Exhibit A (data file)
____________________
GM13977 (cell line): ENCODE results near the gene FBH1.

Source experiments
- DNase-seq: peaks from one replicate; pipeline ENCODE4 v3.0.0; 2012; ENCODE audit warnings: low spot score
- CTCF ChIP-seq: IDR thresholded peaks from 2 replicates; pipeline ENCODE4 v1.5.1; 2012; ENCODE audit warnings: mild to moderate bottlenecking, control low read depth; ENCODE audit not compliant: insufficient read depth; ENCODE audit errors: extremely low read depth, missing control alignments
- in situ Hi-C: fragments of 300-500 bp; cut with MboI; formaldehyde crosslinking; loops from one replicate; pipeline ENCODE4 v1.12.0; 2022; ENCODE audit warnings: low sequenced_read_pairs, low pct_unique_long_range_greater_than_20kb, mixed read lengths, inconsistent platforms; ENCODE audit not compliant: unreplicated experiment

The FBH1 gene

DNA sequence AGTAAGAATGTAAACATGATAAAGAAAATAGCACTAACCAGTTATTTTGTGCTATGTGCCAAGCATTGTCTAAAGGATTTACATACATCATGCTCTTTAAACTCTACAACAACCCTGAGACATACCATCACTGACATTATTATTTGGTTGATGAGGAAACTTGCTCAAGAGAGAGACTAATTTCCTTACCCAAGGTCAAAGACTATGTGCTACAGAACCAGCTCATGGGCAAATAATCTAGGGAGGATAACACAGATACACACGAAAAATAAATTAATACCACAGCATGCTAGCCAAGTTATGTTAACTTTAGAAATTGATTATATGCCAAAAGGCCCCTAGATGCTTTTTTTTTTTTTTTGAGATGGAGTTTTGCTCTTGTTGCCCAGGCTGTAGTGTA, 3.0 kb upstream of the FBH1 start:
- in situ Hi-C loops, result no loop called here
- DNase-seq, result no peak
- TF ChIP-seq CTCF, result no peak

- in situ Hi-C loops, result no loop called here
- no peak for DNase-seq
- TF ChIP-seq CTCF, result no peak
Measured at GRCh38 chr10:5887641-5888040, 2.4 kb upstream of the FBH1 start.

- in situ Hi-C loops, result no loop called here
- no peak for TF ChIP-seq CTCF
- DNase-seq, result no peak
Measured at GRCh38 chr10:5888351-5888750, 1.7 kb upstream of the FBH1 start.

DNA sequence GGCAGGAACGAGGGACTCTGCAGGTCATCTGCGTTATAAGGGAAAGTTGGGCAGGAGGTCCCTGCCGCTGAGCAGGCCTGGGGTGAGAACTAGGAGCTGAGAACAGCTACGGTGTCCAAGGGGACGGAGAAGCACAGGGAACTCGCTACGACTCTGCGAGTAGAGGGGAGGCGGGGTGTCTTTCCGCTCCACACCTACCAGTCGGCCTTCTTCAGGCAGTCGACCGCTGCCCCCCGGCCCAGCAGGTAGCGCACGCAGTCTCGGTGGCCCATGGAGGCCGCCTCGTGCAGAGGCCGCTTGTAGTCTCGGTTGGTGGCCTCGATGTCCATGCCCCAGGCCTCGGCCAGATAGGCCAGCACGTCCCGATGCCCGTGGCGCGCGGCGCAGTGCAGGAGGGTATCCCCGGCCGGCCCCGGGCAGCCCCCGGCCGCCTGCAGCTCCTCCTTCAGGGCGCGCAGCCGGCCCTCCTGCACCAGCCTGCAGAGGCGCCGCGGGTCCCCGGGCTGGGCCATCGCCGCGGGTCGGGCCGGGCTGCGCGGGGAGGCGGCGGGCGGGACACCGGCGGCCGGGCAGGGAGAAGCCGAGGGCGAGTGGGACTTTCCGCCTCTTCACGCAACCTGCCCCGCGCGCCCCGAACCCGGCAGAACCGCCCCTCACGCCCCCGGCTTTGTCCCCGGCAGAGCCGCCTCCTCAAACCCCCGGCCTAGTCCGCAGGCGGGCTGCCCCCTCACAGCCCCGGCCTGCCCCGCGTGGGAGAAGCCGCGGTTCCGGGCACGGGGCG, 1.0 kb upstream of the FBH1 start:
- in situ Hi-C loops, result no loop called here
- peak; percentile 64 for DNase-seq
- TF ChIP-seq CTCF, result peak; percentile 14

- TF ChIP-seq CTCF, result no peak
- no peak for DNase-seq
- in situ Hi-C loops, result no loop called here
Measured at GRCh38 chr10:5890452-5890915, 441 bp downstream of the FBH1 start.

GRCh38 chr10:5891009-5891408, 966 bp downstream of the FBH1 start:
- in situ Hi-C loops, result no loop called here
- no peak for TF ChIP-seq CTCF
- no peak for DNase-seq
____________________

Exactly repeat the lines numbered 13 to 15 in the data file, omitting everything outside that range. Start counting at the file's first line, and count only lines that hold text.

- TF ChIP-seq CTCF, result no peak
Measured at GRCh38 chr10:5887641-5888040, 2.4 kb upstream of the FBH1 start.

- in situ Hi-C loops, result no loop called here